The Living World
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An Overview of Urbanisation

Urbanisation is the process by which cities grow or societies become more urban, leading to significant social, economic, and environmental changes.

New York

Global Pattern

Globally, urbanisation is on the rise and has been for some time. More people now live in cities and towns than in rural areas such as villages, and there are various reasons for this, including migration and population increase. 

The global population has increased rapidly over the last two centuries. There are now more than 8 billion people living on Earth, a significant jump from 1950 when there were 2.5 billion people. High Income Countries (HICs) have a high level of urbanisation, while areas such as Africa and Asia have the lowest.

More people have moved to urban areas, a process known as rural to urban migration, and it has several causes, including:

  • The increase of industry in Newly Emerging Economies (NEEs) and Low-income Countries (LICs)
  • New industry increasing employment opportunities, pulling people into urban areas

In 1900, there were only two ‘millionaire cities, London and Paris. However, by 2018 this had increased to 512. Megacities are cities with more than 10 million people living there. In 1970, there were 4, while in 2023 there are 33.

HICs, NEEs and LICs Urban Growth

Urbanisation grows at different rates globally, and we can categorise countries into three broad groups to measure their development.

  • HIC – High Income Countries: Countries with a GNI (Gross National Income) per capita of $12,535 or above. These are richer countries with lots of industry and service jobs, like the UK, Germany and the USA.
  • NEE – Newly Emerging Economies: Countries experiencing high rates of economic development and industrialisation. These countries are moving away from agriculture and experiencing increasing incomes and investment e.g. Brazil, Mexico and Pakistan.
  • LIC – Low Income Countries: Countries with a GNI per capita of $1,035 or less. These are poorer countries whose jobs are mainly in fields such as mining or farming, e.g. Mali, Benin and Madagascar.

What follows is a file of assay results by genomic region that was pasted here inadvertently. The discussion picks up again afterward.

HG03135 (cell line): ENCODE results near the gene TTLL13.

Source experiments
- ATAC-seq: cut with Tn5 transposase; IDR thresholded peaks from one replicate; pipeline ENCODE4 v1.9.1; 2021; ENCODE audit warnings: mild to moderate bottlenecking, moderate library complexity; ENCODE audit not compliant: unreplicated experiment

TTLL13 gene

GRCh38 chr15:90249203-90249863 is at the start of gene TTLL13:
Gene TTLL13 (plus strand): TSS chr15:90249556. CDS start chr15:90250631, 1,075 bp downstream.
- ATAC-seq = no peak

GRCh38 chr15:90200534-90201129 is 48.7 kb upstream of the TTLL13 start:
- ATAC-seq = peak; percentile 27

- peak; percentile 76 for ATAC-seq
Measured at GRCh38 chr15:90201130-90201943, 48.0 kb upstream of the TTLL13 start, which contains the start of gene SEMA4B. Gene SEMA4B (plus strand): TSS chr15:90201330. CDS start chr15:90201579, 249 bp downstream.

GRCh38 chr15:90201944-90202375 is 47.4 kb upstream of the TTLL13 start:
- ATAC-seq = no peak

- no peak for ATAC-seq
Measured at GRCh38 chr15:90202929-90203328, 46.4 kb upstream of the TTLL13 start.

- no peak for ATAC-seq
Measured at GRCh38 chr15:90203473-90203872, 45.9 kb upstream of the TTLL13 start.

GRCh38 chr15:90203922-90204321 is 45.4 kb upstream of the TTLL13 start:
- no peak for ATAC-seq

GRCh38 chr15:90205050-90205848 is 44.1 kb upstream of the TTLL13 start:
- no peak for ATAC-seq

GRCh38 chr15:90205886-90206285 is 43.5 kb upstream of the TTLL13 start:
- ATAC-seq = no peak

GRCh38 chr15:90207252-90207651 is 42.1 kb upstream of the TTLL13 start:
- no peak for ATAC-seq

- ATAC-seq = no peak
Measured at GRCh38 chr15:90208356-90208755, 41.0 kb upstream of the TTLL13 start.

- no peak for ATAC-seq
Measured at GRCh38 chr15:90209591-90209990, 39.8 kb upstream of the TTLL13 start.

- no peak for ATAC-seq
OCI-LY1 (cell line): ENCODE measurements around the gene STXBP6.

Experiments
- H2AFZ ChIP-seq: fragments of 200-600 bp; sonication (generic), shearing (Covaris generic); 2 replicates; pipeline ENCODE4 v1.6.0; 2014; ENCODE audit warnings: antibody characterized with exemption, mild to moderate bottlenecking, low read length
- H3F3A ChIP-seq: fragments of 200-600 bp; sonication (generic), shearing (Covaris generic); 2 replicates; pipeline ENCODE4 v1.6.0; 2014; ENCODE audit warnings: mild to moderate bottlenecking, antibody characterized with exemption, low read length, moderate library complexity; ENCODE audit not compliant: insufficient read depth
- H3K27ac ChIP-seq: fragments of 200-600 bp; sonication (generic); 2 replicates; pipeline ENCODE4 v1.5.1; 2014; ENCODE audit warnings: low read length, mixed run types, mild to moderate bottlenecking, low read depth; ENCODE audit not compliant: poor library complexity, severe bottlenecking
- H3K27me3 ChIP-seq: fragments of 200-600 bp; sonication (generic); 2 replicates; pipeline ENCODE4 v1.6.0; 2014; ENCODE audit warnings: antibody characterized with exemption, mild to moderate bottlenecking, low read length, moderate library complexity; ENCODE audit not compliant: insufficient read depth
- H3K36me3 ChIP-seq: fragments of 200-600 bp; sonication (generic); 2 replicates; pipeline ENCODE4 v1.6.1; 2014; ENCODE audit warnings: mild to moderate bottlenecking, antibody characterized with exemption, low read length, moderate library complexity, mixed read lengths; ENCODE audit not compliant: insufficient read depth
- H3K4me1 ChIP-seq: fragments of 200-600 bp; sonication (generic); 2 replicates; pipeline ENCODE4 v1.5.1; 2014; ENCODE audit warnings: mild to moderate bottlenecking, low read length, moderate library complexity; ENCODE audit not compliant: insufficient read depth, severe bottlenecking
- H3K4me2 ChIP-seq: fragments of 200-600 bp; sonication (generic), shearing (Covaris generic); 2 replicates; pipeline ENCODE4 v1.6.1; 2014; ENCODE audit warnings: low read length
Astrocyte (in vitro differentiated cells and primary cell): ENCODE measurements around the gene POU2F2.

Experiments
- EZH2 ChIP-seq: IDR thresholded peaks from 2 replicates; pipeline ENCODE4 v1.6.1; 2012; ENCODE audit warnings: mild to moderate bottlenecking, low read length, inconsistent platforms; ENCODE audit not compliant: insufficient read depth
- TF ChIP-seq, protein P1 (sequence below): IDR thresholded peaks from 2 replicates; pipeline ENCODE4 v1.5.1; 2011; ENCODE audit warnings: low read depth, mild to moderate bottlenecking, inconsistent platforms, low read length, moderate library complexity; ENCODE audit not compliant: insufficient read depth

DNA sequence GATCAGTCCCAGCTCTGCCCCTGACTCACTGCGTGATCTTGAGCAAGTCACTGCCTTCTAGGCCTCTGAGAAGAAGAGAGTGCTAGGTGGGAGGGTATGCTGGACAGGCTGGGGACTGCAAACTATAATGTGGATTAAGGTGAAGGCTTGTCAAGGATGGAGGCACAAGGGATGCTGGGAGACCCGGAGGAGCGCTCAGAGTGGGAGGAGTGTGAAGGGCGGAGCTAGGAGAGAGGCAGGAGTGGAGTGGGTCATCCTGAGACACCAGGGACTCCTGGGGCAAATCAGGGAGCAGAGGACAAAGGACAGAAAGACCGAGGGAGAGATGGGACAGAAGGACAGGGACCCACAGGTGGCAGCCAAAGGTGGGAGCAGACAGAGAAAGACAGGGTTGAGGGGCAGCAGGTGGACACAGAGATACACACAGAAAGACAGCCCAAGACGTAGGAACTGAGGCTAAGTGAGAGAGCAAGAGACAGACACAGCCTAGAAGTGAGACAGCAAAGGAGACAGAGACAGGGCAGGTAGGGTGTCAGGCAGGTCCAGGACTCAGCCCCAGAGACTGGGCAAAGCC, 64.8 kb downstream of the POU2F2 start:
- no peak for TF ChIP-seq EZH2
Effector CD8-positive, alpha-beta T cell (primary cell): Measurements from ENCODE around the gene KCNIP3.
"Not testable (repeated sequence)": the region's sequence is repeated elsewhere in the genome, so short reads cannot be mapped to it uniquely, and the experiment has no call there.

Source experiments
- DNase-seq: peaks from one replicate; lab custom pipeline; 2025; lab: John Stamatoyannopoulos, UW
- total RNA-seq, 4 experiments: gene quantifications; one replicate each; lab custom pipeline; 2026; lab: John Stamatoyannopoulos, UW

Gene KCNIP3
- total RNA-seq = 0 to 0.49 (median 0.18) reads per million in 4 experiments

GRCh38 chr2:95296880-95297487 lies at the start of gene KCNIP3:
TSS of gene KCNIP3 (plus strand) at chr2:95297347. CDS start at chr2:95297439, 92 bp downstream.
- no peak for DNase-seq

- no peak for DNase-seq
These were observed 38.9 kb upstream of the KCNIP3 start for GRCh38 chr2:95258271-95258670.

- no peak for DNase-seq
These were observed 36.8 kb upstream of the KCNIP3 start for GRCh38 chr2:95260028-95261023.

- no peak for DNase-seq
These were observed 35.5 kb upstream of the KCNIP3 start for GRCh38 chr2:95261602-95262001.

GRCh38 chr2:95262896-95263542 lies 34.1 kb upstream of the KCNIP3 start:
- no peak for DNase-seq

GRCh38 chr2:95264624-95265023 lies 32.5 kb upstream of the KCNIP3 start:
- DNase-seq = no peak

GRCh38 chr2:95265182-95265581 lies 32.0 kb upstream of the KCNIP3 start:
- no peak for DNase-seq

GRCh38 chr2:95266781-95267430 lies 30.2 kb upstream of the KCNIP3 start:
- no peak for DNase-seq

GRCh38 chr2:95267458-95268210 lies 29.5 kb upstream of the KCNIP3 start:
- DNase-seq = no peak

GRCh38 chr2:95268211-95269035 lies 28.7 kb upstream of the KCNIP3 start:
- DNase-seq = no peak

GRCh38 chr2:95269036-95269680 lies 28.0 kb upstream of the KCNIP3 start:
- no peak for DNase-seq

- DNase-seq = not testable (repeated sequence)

Urbanisation pathway

Below is an example of the stages a country will pass through as development occurs over time.

We can roughly plot most countries onto this pathway. Let’s take the UK for example:

The rate can be different depending on the country, but most urbanised countries in the world follow this urbanisation pathway trajectory.

HICs, NEEs and LICs all experience urbanisation differently and are positioned at different stages of the urbanisation pathway.


High income countries experience a slow urbanisation growth or may even experience a decline. Countries such as the UK, Japan and Germany experienced a big boom in urbanisation during the Industrial Revolution.

This has led to urban centres becoming overcrowded, pushing people towards more rural settings. Transport links tend to be excellent, so people can live outside of the city but still work in it.


Newly emerging economies are experiencing rapid urbanisation. Countries like China and Russia are emerging into a post-industrial economy, where cities are receiving investment from large corporations and the government.

Non-capital cities, such as Shanghai in China or Lagos in Nigeria, experience this as they become trading hubs. The cities have large financial districts, with many making money through electronic and manufactured goods.


Low income countries experience a more rapid state of urbanisation than any others. Countries like Rwanda, Vietnam and Bangladesh see massive movement towards urban centres for employment opportunities. Cities and towns house low-cost manufacturing, run by corporations to make things like clothing or shoes.

Multi-national corporations take advantage of comparatively low wages, while the citizens are paid more than they would be in a labour-intensive job. Cities are experiencing high levels of population increase and grow rapidly.

Key Terms

UrbanRelating to or characteristic of a town or city
Urban SprawlRapid expansion of cities and towns, usually the growth and increase of residential housing, creating new suburbs

Urbanisation Revision Guide

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